Thematically, the episode deals with ghosts and how the past affects our present. Everything that has happened throughout the run of the show still exists in this timeline, so our favorite characters are still dealing with their same demons. Moriarty, drug abuse, and Irene Adler all come back into play, some more than others. And then the twist that could have been called from a mile away happens, but it’s still pretty rewarding.


Again, spoilers. Okay. You good? Great. So, the 19th century sequences are actually Holmes in his mind palace while on the plane at the end of the series 3 finale. He’s attempting to solve how Moriarty can be back, but by understanding the centuries old mystery of the bride. (Of which the answer is a little lame.) Once we’re back in Victorian England, Holmes gets a telegram from Mary conveniently leading him and Watson to the church of pissed off wives. Holmes easily solves the case, which in another episode would seem pretty dull, but here, since it’s in his mind palace and we’re now engaged in the Moriarty storyline, it’s forgivable.

The final ten minutes are extremely entertaining, if not a little convoluted. The idea that Moriarty is so in Holmes’ head that he infects every dark corner of his mind palace is interesting. The writers explore it nicely, if not unevenly. It’s always an maxresdefaultadded bonus when Andrew Scott gets to reprise the role of the crazed professor, Moriarty. However, what I found the most fulfilling is how Sherlock allows Watson to help him. Holmes may be the same arrogant, narcissistic sleuth, but his acceptance of Watson’s help in this dire situation is a rewarding character development. Of course Watson is always there to help, but Holmes calling upon him in his own mind’s eye was pretty sweet. Additionally, the episode ended on a fun note, blurring the lines between which time period is reality and which is the mind palace. Essentially it doesn’t matter because he’s a man of many times, but it answered my biggest pet peeve of the entire episode: How does Sherlock of the 19th century know what a jet is and why didn’t Watson question the word/ concept earlier?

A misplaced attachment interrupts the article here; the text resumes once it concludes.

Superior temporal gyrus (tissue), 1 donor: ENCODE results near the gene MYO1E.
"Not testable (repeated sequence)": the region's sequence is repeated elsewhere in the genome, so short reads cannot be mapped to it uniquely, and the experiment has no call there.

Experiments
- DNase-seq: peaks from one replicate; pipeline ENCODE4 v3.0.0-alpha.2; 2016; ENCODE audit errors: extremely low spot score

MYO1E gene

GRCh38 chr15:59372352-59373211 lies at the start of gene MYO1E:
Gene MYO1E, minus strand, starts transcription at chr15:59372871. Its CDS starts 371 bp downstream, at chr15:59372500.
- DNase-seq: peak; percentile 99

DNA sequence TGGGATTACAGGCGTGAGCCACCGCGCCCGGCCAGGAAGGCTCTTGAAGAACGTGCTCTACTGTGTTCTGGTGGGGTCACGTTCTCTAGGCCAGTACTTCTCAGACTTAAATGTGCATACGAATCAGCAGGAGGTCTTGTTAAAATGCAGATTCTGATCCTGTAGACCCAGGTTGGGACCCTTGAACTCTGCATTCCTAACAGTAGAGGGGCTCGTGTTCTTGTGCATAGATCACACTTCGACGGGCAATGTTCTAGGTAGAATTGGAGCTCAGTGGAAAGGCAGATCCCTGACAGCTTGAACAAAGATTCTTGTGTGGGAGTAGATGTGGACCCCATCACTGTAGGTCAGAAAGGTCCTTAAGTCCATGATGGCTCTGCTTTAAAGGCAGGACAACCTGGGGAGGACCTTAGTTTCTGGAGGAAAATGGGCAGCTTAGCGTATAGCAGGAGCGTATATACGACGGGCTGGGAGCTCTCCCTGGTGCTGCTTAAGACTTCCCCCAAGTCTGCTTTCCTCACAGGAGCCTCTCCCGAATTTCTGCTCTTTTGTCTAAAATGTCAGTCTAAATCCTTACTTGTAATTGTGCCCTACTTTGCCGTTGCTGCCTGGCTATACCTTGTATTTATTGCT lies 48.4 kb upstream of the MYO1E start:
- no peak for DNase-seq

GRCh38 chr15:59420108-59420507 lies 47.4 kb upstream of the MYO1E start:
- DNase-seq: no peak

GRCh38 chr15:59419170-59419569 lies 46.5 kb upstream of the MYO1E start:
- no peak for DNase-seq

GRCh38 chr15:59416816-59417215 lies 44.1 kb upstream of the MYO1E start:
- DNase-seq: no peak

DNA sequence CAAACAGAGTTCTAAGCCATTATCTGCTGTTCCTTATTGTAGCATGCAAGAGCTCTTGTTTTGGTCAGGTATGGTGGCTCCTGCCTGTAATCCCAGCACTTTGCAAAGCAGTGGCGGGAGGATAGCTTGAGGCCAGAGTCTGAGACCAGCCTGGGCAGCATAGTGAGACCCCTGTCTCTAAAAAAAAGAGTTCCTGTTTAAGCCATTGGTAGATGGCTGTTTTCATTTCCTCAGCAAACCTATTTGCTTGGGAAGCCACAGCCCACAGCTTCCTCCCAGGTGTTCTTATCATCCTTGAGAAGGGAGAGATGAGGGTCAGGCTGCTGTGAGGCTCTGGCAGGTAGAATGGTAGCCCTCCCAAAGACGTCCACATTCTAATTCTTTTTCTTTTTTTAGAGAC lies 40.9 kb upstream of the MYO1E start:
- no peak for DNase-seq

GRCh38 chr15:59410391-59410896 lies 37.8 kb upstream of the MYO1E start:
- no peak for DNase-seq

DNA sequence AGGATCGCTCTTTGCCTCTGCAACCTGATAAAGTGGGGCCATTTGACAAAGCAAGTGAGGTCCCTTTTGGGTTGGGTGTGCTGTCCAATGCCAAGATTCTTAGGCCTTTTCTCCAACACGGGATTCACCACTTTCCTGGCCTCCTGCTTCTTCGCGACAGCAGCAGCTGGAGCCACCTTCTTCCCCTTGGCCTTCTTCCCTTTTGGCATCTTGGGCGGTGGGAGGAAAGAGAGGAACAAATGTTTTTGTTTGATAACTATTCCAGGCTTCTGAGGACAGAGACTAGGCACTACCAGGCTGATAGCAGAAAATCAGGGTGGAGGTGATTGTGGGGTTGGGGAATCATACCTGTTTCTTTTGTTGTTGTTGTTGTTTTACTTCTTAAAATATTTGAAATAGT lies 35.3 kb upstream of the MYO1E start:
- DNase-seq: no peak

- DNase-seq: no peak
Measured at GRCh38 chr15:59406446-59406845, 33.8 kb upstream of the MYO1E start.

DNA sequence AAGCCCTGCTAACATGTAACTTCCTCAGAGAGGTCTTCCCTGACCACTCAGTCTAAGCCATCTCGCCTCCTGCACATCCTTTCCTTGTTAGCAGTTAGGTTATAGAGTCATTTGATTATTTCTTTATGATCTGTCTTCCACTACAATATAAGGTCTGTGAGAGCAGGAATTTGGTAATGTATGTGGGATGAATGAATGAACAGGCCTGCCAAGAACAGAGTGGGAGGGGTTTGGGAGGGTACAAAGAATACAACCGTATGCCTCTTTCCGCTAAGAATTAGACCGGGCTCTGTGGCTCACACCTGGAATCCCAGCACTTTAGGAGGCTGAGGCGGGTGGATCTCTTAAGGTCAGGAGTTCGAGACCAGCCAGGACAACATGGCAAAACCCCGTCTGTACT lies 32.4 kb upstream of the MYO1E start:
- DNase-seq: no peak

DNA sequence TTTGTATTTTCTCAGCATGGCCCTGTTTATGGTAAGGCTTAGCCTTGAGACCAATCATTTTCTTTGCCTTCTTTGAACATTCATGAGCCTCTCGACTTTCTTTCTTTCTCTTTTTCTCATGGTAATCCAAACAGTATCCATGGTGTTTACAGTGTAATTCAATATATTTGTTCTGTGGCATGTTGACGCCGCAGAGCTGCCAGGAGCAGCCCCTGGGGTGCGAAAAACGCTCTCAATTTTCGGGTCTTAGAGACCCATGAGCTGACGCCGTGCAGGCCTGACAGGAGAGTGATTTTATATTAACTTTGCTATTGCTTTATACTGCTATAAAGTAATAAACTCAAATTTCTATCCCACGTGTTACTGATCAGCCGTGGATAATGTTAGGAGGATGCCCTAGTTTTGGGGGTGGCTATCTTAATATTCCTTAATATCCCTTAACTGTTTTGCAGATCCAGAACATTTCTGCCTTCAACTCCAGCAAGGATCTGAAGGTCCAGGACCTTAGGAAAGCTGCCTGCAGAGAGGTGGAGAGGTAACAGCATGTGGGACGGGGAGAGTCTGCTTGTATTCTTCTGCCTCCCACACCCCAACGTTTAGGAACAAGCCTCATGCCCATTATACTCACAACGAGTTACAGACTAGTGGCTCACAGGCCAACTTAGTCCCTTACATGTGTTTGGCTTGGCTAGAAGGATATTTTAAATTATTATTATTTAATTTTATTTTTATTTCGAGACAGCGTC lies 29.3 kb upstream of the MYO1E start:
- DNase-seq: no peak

It’s not my favorite of the Sherlock episodes, but I had a great time delving back into this world regardless. The first two acts are a little stronger than the third and Holmes doesn’t really do any detective work, per se. Everything is handed to him, 404246-sherlock-the-abominable-bride-fb-cropwhich may or may not be the point, but things are a little too easy and clear cut. It’s heavily reliant on his drug use than any other season and the twist almost cheapens the whole experiences, even though it ties a lot together. All of the smaller plot lines are lost along the way, which isn’t necessarily a bad thing, as they didn’t have a strong introduction. However, these characters, the chemistry between actors, and witty writing are always welcome, even if they come in fits and stops. I will wait for however long it takes Steven Moffat and Mark Gatiss to get the gang back together, as there are still mysteries afoot.

Keep on Watchin’!


Movie Day 2015-16


Once again, movie day has come and gone. The tradition began in 2007 as a way to see a few movies I was dying to see the day before I left to study abroad. Now, eight years later, it has evolved into a full day of movie-going in an attempt to make a dent in the overwhelmingly saturated holiday/awards season.

Aside from my stamina, I’d like to thank the following people. Feel free to click through and follow them on Instagram! Marco Chieffalo, Josh Rothberg, Leigh Cesiro, Caitlin Northcote, Hana Katen, Jay Schmidt, Kimberly Cooper, Erica Plofsky, Jillian Shaw, Lucy Vallejo-Anderson, and Erica Anderman.

So, with tickets in hand, I headed to my favorite multiplex in the city: AMC Lincoln Square 13.

9am Movie #1: The Revenant

Regardless of the early time, it was a pretty packed theatre. Finding our seats on the right side of the auditorium, I was surprised to see how diverse in age the audience was at this showtime. It’s usually a much older crowd. This long, mostly intense film seemed like the best way to thrust my way into the day.

The Revenant, directed by Alejandro G. Inarritu (Birdman), is the story of a direly injured tracker, Huge Glass (Leonardo DiCaprio), attempting to make imageshis way back to the men who left him to die in the bleak wilderness of 1823 Montana and South Dakota. Gorgeously shot by cinematographer Emmanuel Lubezki, the film was beautiful from start to finish, as the wilderness served as one of the main characters. The acting is superb, led by Dicaprio, who is sure to be nominated and maybe get his first oscar win. Personally, I’m never blown away by him, but here he is very good.